The coroner had some stern words too: ‘I think our harbour has been very, very dangerous lately. It is not the town. It is the military authorities who have given us instructions to put the lights out.’ As a result, the lighting around the harbour was improved.

Monday, 1 February 2016

A family tale of grief and sadness from the Somme

My great-uncle Fred Wood
Nine years ago I decided to find out more about a great-uncle of mine who died in the First World War and had been all but forgotten by my family. A working class boy from Bristol, his name was Frederick Wood and he was my maternal grandfather's younger brother. He volunteered for the army in the early days of war, served as a private in the 1st Somerset Light Infantry, and was still only 19 when he was killed in France on 1 July, 1916 - the first day of the Battle of the Somme.

The effect his death had on my great-grandparents can only be imagined but they probably nursed their grief quietly within their own four walls, just like thousands of other families during the Great War. My grandfather, who survived four years of fighting, certainly never spoke about his brother when he returned from the Front. In those days people suppressed their grief rather than express such feelings, and I believe this was the reason Fred grew so distant in my family's memory.

However, my grandfather squirrelled away several touching mementoes  of Fred - his final letters from France, some postcards, a couple of photos - and when I discovered them in a chest belonging to my uncle they finally brought into focus a figure that had become frustratingly elusive. Those personal effects shed light on the sort of lad Fred was - gregarious, humorous, and mad about football.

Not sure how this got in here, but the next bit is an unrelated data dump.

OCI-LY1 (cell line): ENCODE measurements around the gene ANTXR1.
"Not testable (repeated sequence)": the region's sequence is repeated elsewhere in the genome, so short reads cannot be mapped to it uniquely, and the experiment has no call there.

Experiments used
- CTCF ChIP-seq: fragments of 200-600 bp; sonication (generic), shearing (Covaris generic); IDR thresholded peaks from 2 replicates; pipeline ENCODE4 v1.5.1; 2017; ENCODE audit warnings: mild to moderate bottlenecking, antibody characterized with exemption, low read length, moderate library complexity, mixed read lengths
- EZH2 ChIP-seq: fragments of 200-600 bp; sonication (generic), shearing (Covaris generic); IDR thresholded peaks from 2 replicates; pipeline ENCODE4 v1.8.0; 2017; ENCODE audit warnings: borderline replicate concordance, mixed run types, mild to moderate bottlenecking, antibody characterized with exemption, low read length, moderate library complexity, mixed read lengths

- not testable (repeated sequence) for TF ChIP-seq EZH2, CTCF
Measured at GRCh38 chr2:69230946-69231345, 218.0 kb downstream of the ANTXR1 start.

Pte FW Wood: 'Assumed Dead' 
His life was cut short when his battalion was one of the first to go over the top at the launch of the Somme offensive. When I visited Picardy I was able to discover, using the war diaries of Fred's battalion, where and how he probably died: it's likely his platoon was hit by a shell that either killed Fred instantly or left him mortally wounded. His body was never found, but his name is carved on the mighty Thiepval Memorial in Picardy.

Now, nine years after my research began, it means a lot to announce that Bristol Cathedral has invited me to stage an exhibition this summer entitled No News of Fred, telling the very personal story of Fred Wood and his death on the Somme. Beginning on 1 June and running until the end of August, the exhibition will mark the centenary of the Battle of the Somme, and is being presented as part of the Cathedral's WW1 remembrance project We Have Our Lives.

You can read more about Fred, and my grandfather's heartbreaking search to find out what had happened to him on the battlefield, in my book Letters from the Trenches.

By 1916 the ranks of the Regular British Army had been decimated and it was volunteer soldiers who were relied upon to fight the big offensive on the Somme. Many of our civilian forefathers played their part in the fighting, either as volunteers or conscripts. As a result the Battle of the Somme means a lot to the general public and my exhibition will be just one of many projects this summer marking the battle's 100th anniversary.

Paul Coffey's debut novel
One jump ahead, however, is Paul Coffey, a former journalist whose book 'Shadows of the Somme' has been doing well ever since it was published last year. The novel, Coffey's first, was inspired by his visits to the Western Front battlefields and tells two stories in parallel: one set in 1916 and the other in 2016.

The earlier story takes place during and after the Great War, beginning on the first day of the Battle of the Somme. There are gory descriptions a-plenty which leave the reader in no doubt as to the horror of battle, but as the book follows the fortunes of individual soldiers, so the intensity is leavened by simple yet profound questions concerning their motives and morality. The second story is connected to the earlier one through links discovered by protagonist Tom Harris, who becomes drawn into a near-obsessive search of war and genealogy records to discover more about a name on a war grave that happens to catch his eye.

The stories are well researched and told, with links neatly explained, and no hint as to where the plot is taking us until the end when this reader, at least, was taken very much by surprise!